Recent headlines have brought breast cancer conversations to the forefront. We are hearing of more women taking, what I believe is, extreme measures to avoid breast cancer. The question I am asking myself, “Is having a double mastectomy the best choice if you are at high risk of developing breast cancer?”
Before I go too far with this article, I do want to make a disclaimer. I am not a medical professional. I am a woman who has an opinion. All statements made in this article are based on my knowledge, some facts, and my womanly emotions.
When I was a very young woman, age 22, and 6 months pregnant with our 2nd child I discovered a large marble type lump in one of my breasts. That was a very frightening experience for me. My doctor said we should watch it as surgery was too risky at that point of my pregnancy.
Our son was born one evening and the following morning I was taken into surgery. To make the experience even more dramatic, I was required to sign authorization to have my breast removed if the preliminary biopsy showed cancer. That was standard procedure at that time, in 1966. Scary!
That was also the days of general anesthesia for a breast biopsy so when I was put to sleep, I did not know if I would have my right breast when I woke up. I have always been very grateful for the surgeon because as soon as I opened my eyes after the biopsy, he was the first person I saw and he told me right away that it was not cancer and they were able to remove the lump completely. It was some type of benign cyst. What a relief!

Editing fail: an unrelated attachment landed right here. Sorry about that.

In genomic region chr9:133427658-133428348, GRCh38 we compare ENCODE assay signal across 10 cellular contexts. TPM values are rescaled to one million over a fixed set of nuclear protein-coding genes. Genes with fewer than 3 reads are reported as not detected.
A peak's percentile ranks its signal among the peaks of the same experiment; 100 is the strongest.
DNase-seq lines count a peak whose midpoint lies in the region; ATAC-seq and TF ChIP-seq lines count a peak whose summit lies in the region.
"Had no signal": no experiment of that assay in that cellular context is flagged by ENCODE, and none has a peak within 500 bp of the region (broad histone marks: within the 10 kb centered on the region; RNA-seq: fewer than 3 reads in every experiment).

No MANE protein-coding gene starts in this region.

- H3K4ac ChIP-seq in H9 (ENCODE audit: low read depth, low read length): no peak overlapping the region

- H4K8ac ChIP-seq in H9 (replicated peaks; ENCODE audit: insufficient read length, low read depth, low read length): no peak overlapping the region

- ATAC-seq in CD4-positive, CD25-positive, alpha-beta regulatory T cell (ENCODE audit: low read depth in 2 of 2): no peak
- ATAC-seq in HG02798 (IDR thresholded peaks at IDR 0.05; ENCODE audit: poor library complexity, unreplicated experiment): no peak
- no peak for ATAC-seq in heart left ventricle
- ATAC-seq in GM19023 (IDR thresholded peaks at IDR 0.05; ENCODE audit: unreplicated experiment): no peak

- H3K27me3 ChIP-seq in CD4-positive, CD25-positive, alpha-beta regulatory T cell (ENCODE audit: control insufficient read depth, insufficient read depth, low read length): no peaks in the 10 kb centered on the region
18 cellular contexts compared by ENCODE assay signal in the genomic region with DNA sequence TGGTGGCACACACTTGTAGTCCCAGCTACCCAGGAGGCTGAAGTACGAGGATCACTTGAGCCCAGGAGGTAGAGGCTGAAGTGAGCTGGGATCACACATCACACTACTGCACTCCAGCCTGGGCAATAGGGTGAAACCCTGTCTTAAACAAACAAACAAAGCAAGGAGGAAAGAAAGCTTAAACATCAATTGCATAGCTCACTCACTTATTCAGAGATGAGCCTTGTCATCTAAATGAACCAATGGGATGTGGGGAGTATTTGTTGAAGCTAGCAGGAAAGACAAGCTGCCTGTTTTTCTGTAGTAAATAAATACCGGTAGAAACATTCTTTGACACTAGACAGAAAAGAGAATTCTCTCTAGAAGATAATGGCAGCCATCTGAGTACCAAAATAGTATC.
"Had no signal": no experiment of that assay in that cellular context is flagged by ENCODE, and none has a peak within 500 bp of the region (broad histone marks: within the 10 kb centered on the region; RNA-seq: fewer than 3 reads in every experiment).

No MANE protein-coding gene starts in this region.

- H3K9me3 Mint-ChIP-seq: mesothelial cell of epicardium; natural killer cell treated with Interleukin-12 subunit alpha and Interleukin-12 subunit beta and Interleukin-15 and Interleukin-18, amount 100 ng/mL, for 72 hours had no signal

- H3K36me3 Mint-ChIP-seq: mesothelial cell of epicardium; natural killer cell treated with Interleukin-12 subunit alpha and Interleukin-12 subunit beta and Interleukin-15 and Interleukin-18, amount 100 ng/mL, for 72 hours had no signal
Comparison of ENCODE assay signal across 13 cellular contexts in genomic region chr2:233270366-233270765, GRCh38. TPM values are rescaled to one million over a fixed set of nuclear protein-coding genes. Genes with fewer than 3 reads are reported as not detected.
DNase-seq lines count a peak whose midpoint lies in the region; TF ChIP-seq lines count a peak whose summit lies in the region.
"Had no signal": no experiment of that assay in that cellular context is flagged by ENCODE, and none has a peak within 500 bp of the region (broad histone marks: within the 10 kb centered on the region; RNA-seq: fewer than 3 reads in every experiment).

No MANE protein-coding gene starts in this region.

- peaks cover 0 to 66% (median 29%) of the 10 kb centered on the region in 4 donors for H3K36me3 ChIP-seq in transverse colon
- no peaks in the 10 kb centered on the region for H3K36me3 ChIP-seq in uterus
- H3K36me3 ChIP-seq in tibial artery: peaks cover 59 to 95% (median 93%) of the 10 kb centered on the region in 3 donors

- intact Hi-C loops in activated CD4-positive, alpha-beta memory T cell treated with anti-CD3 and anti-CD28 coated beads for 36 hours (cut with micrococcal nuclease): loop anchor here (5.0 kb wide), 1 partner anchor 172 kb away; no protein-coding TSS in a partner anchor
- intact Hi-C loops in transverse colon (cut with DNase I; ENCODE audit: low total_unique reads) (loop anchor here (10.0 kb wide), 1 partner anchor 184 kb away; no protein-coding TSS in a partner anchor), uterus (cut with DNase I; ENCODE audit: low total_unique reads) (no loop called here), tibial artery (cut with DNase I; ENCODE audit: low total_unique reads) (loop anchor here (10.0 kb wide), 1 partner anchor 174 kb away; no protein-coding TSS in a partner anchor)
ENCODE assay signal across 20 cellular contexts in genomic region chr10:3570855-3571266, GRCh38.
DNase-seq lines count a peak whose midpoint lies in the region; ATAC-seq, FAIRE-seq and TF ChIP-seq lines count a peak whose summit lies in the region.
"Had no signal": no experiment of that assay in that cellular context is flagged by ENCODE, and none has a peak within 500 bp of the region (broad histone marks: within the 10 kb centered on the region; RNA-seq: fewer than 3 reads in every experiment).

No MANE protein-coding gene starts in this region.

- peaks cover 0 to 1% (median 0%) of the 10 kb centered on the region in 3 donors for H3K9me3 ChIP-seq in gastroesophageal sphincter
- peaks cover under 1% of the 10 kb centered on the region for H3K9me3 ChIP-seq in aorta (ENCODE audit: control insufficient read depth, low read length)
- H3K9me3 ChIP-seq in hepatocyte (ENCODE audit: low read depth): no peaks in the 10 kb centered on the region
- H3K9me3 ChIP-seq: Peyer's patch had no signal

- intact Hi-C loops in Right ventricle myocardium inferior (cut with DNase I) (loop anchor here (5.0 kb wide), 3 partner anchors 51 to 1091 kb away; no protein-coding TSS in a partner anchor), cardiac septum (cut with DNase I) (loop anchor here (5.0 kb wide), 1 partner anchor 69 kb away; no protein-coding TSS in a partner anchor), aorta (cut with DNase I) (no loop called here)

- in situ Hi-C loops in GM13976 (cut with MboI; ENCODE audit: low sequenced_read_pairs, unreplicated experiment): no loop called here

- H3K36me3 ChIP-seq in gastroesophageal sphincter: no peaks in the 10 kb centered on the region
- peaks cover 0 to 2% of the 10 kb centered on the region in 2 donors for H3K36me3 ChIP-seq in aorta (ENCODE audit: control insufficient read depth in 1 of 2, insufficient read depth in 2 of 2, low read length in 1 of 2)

I was even allowed to breast feed my baby after all that.
Low and behold, several months later when I stopped breast feeding my baby, I discovered a different size and shaped lump in the same location. The doctor suggested we watch it for 2 or 3 months to see if it might go away. I anxiously waited but it did not change so back to surgery I had to go, signing those same scary papers again.
The doctor once again was there when I woke up from the surgery and assured me there was no cancer. Basically because I was producing milk for my baby when I had the first surgery, milk had become trapped in the cavity where they had removed the cyst. It had hardened, forming a lump so all they had to do was remove the hardened milk residue.
Thankfully that has been my closest experience with the possibility of breast cancer except for being a woman.
Do I think about getting breast cancer? Yes, especially every time I hear of someone being diagnosed or dying from it. I would image most woman experience those same emotions and fears.
What have I done about those emotions and fears? I have tried to be informed and continue to stay informed as well as take steps to reduce my risks.
Some known risk factors are:
- Nearly 1 in 8 women will develop breast cancer at some time in her lifetime.
- There are genetic risk factors and particular mutations that increase the risk of having breast cancer.
- Hormone replacement therapy (HRT) has been linked to a higher breast cancer risk.
- Use of birth control pills can possibly play a role in breast cancer risk.
- Alcohol consumption has been linked to an increased breast cancer risk. Some breast cancers are connected to hormone imbalances so it is good to know that regular use of alcohol increases the production of estrogen.
- Obesity also increases the risk of any type of cancer.
Common ways of reducing the risk of developing breast cancer:
- Regular exercise, in other words, staying fit may reduce the risk of breast cancer.
- Eating a diet of healthy foods such as fruits, vegetables, and healthy fats can be beneficial.
- Regular mammogram screening is suggested as a preventative measure. My opinion is that mammograms do not prevent cancer but is rather a tool for early detection – there is a difference. Personally I have chosen not to have regular mammograms as I do not like to be exposed to the radiation rays of the mammogram machine.
- If you are at a high risk of developing breast cancer, there are drugs that block the effects of too much estrogen. These drugs do come with other risks and side effects along with the benefits of reducing the risk of breast cancer.